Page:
Cape Verde’s unique musical blend has claimed a place of pride on the world stage ever since Cesaria Evora sold 300,000 copies of her landmark 1992 album Miss Perfumado, and made the song “Sodade” a kind of national anthem for this remote island nation off the coast of West Africa. Evora died in 2011 after a spectacular twilight career, an unexpected second act for “the barefoot diva.” If you visit Cape Verde now, particularly Evora’s home town of Mindelo, you will see her image and hear her voice everywhere. She is arguably the epicenter of the country’s ambitious cultural tourism industry.
So naturally, the search has been on for a singer who can carry Cesaria’s torch forward. There are strong contenders, including Lura, Nancy Vieira and Elida Almeida. Add to that list Lucibela, and based on this debut album, she appears to have all the right stuff. Her voice is gorgeous—creamy smooth and spectacularly relaxed. She projects pure emotion into the sensuous, slowly swinging mornas that were Evora’s trademark, and briskly elevates the more sprightly coladeras that have moved Cape Verde's dance floors for decades, if not centuries. And she makes all this seem effortless.
The production on this album remains spare throughout, almost minimalist. From the opening track, “Chica di Nha Maninha,” a familiar traditional song, the sound is open and inviting—with guitar and cavaquinho creating an enchanting rhythmic weave punctuated by light percussion while a sweet soprano sax answers Lucibela’s vocal. The album’s arranger and musical director Toy Vieira worked with both Evora and Lura. Here, he plays elegant guitar and provides one original composition, “Sant Antôn,” a lively, accordion-laced waltz. But mostly, Vieira takes admirable care to keep these 13 tracks fresh and breezy, nothing extra, leaving Lucibela’s voice free rein.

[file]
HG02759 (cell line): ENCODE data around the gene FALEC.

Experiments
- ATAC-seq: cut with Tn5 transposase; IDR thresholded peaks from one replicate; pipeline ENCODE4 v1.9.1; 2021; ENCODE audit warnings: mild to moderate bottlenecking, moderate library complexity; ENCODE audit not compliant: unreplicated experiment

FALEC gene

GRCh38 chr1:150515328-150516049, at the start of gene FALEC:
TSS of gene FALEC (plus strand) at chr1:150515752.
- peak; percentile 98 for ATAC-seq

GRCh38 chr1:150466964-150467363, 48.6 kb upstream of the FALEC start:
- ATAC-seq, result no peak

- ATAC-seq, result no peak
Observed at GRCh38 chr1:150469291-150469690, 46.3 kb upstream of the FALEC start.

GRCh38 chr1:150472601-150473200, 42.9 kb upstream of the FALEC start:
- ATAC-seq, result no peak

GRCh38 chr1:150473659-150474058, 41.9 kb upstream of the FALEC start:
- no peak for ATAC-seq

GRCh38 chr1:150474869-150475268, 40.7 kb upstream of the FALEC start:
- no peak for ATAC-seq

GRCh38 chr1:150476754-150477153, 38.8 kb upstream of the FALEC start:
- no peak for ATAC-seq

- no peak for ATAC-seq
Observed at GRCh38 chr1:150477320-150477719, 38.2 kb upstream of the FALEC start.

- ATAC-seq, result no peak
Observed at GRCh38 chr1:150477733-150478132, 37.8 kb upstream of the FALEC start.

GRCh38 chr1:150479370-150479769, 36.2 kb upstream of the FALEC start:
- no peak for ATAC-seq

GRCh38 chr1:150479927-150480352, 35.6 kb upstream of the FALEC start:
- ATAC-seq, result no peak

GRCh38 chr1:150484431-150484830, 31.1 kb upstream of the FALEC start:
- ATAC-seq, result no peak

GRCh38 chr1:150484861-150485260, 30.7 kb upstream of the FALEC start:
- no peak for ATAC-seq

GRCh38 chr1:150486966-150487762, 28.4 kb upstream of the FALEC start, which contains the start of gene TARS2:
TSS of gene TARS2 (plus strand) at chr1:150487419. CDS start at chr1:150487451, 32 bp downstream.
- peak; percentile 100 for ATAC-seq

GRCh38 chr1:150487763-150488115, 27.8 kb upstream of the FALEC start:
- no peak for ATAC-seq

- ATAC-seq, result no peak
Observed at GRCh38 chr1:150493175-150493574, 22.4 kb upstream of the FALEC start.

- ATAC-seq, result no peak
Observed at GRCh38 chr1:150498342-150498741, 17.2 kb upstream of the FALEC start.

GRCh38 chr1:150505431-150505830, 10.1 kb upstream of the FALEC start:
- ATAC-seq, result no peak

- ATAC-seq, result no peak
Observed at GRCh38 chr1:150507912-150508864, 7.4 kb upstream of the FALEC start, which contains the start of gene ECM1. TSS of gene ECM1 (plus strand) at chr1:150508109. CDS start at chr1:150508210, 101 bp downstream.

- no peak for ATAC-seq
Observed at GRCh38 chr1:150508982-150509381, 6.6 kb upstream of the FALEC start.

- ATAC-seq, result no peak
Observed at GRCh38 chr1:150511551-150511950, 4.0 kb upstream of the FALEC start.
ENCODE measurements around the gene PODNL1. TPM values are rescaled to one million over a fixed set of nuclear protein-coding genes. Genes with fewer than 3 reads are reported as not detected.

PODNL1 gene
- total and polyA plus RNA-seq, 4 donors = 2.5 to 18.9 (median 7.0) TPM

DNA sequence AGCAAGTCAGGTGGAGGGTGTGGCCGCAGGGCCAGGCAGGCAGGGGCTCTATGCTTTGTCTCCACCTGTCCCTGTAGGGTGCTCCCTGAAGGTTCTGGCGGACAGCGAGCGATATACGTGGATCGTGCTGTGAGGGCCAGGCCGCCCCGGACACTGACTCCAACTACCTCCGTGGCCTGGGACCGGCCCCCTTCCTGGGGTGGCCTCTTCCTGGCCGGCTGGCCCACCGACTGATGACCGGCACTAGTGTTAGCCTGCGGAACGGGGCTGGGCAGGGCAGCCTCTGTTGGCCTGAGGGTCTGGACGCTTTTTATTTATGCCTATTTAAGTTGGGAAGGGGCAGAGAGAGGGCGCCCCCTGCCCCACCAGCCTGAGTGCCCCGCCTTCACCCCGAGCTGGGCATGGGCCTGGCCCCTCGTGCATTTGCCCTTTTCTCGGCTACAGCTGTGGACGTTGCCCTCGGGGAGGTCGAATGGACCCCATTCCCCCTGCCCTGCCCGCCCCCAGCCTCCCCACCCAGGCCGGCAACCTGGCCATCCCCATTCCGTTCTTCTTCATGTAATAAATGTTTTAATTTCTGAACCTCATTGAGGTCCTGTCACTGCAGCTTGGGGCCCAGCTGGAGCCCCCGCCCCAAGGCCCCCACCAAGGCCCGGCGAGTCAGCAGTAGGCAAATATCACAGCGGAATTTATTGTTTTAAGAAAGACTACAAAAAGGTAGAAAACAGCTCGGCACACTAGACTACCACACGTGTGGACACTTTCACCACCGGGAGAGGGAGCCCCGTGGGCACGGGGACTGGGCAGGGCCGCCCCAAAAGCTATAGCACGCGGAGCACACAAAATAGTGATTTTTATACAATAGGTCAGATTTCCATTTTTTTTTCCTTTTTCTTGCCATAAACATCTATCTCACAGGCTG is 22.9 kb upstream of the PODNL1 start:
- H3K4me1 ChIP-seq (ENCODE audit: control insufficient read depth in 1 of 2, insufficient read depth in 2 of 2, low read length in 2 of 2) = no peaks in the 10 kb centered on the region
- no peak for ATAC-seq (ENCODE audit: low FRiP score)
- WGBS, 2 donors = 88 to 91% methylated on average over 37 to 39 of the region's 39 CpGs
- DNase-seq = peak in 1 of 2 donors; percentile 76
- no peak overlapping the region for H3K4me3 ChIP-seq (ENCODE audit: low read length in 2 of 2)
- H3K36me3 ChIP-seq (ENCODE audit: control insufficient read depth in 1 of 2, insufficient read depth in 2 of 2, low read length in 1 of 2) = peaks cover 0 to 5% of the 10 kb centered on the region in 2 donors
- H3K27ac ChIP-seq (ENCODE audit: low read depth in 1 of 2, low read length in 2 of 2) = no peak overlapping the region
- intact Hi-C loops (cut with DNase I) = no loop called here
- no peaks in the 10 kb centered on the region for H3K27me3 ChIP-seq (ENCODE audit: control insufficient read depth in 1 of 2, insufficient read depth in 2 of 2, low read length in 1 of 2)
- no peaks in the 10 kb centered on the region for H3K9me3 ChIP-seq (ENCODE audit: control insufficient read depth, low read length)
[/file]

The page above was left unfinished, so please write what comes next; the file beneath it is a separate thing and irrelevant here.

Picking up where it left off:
In the tradition of most Cape Verdean divas, Lucibela does not write her own songs, but rather draws on works from various generations of composers. There are two songs by veteran poet Manuel de Novas (1938-2009), “Dona Ana” a serene morna in which violin plays foil to Lucibela’s plaintive, wistful vocal, and “Porto Novo Vila Crioula,” interpreted here as a bossa nova. Elida Almeida, a singer who does compose her own material, contributes two songs here, notably the melodious coladera, “Mal Amadu.”
Lucibela also has a story of tribulation to rival Evora’s. She was born in 1986 in the windward island of São Nicalau to a widowed mother on a pension. As Lucibela finished high school in Mindelo, her mother died, leaving her to survive by singing in tourist hotels. Her repertoire shifted from jazz, rock and bossa nova to the traditional Cape Verdean styles that dominate here. But Lucibela’s love of bossa nova endures, as on the final track “Violeiro,” which deftly merges the rhythm and arranging of the Brazilian style with a distinctly Cape Verdean melody. Take this as a message that this young Cape Verdean, currently based in Lisbon, is ready to take on the world. But the album title, Laço Umbilical (umbilical cord), makes clear that Lucibela’s tie to home is fundamental, and whatever proceeds from this brilliant debut, nothing is likely to change that.